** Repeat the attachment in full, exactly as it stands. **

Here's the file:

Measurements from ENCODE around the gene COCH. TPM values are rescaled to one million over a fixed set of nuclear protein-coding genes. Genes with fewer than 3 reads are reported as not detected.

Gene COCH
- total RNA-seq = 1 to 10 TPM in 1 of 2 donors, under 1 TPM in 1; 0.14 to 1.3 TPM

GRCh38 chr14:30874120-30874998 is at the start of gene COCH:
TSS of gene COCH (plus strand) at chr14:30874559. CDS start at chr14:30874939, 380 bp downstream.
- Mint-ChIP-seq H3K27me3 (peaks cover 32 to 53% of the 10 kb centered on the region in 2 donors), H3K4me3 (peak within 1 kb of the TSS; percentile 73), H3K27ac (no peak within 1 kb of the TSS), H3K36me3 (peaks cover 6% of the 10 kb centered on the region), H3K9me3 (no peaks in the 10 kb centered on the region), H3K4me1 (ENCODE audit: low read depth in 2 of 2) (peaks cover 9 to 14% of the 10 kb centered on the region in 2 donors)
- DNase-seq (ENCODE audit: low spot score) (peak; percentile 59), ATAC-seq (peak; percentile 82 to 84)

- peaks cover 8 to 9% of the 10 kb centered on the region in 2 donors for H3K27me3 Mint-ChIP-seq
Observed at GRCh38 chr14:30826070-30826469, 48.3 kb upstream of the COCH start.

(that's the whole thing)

Measurements from ENCODE around the gene COCH. TPM values are rescaled to one million over a fixed set of nuclear protein-coding genes. Genes with fewer than 3 reads are reported as not detected.

Gene COCH
- total RNA-seq = 1 to 10 TPM in 1 of 2 donors, under 1 TPM in 1; 0.14 to 1.3 TPM

GRCh38 chr14:30874120-30874998 is at the start of gene COCH:
TSS of gene COCH (plus strand) at chr14:30874559. CDS start at chr14:30874939, 380 bp downstream.
- Mint-ChIP-seq H3K27me3 (peaks cover 32 to 53% of the 10 kb centered on the region in 2 donors), H3K4me3 (peak within 1 kb of the TSS; percentile 73), H3K27ac (no peak within 1 kb of the TSS), H3K36me3 (peaks cover 6% of the 10 kb centered on the region), H3K9me3 (no peaks in the 10 kb centered on the region), H3K4me1 (ENCODE audit: low read depth in 2 of 2) (peaks cover 9 to 14% of the 10 kb centered on the region in 2 donors)
- DNase-seq (ENCODE audit: low spot score) (peak; percentile 59), ATAC-seq (peak; percentile 82 to 84)

- peaks cover 8 to 9% of the 10 kb centered on the region in 2 donors for H3K27me3 Mint-ChIP-seq
Observed at GRCh38 chr14:30826070-30826469, 48.3 kb upstream of the COCH start.